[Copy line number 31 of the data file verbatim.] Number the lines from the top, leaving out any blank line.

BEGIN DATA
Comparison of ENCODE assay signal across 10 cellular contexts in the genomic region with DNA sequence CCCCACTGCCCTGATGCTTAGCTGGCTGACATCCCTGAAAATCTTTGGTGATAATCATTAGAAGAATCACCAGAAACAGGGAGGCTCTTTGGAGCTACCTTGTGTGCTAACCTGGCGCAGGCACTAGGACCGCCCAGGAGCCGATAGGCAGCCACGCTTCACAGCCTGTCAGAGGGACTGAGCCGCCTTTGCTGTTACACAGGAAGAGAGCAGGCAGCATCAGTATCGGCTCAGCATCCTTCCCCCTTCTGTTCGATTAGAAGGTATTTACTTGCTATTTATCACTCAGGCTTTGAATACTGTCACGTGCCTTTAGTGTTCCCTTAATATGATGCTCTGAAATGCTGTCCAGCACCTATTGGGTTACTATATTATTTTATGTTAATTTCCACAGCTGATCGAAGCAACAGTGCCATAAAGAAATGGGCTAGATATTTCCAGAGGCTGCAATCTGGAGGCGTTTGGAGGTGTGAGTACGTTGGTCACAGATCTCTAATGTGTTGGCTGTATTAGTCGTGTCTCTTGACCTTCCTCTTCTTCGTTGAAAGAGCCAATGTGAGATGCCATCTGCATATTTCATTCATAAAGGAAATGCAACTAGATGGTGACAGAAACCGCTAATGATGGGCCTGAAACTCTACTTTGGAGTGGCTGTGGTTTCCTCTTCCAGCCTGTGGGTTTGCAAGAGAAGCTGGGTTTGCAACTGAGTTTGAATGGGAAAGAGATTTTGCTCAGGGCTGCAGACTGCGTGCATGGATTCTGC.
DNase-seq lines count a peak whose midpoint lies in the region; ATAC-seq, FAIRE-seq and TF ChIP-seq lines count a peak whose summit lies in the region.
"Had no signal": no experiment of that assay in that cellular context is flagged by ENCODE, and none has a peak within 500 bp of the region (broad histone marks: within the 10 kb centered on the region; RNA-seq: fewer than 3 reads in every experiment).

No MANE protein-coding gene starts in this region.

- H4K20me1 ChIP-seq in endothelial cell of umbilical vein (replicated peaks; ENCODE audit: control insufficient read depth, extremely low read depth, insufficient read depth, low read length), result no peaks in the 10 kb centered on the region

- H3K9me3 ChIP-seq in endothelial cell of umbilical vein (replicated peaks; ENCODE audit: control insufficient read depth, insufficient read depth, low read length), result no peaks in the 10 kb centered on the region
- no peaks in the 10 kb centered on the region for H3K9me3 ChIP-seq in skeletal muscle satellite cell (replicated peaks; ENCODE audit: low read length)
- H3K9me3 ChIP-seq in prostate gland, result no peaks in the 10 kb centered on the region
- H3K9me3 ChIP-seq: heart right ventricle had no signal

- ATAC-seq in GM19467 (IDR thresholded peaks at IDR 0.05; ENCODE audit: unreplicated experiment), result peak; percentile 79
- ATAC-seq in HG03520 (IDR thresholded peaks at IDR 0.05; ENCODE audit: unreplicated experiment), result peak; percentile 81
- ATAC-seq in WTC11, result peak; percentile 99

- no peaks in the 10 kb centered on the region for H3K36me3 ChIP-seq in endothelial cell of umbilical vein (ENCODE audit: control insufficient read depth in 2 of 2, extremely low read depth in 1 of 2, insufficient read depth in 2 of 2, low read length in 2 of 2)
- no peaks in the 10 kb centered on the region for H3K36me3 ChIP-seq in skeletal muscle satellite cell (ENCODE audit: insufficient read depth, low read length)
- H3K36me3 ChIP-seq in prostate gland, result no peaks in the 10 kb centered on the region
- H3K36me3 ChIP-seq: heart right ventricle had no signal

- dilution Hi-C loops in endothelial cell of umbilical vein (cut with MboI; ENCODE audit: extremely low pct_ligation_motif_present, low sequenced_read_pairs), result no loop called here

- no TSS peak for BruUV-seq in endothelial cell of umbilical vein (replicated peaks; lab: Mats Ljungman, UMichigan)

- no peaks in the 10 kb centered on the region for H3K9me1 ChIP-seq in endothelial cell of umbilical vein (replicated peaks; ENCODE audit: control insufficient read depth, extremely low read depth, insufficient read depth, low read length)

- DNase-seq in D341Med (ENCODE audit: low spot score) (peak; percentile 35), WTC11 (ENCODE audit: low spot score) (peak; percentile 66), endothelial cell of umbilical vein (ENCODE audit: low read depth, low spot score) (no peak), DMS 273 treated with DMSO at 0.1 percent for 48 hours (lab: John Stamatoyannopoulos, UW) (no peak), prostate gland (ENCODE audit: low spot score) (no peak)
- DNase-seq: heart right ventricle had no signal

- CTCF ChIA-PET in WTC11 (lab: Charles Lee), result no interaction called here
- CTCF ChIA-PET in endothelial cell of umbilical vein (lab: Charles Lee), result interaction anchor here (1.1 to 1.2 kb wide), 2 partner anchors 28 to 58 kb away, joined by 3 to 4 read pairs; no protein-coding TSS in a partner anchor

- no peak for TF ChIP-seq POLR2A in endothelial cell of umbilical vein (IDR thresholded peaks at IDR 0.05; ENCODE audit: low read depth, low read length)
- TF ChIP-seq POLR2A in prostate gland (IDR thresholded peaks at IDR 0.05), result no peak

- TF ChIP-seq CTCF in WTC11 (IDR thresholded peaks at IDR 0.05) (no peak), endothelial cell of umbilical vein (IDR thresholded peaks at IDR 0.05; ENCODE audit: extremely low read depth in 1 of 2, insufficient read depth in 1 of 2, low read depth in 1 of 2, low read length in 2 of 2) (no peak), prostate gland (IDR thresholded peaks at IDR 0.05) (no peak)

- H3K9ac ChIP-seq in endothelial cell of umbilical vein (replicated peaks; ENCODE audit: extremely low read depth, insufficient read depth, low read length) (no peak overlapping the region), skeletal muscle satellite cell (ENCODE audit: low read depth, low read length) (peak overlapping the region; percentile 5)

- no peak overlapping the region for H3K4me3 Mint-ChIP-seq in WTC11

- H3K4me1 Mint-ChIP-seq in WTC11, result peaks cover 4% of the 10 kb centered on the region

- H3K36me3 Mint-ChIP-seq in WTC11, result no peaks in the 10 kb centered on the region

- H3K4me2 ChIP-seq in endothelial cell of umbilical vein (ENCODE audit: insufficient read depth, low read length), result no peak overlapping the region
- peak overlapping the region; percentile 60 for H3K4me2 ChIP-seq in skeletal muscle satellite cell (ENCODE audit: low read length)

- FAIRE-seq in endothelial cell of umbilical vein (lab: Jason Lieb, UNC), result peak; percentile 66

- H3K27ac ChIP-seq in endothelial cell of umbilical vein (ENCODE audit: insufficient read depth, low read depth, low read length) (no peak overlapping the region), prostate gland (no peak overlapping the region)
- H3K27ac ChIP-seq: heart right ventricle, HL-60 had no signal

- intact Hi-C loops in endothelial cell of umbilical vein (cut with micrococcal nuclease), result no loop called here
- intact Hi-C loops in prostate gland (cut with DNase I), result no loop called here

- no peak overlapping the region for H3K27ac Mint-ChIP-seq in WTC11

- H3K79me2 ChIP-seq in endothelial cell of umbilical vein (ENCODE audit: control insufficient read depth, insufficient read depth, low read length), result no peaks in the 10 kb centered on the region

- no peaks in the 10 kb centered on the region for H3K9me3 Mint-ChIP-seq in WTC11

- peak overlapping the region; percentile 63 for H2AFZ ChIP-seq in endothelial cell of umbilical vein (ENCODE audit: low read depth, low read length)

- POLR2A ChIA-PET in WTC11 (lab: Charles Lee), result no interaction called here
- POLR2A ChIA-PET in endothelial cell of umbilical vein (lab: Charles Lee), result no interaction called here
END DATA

- H3K4me2 ChIP-seq in endothelial cell of umbilical vein (ENCODE audit: insufficient read depth, low read length), result no peak overlapping the region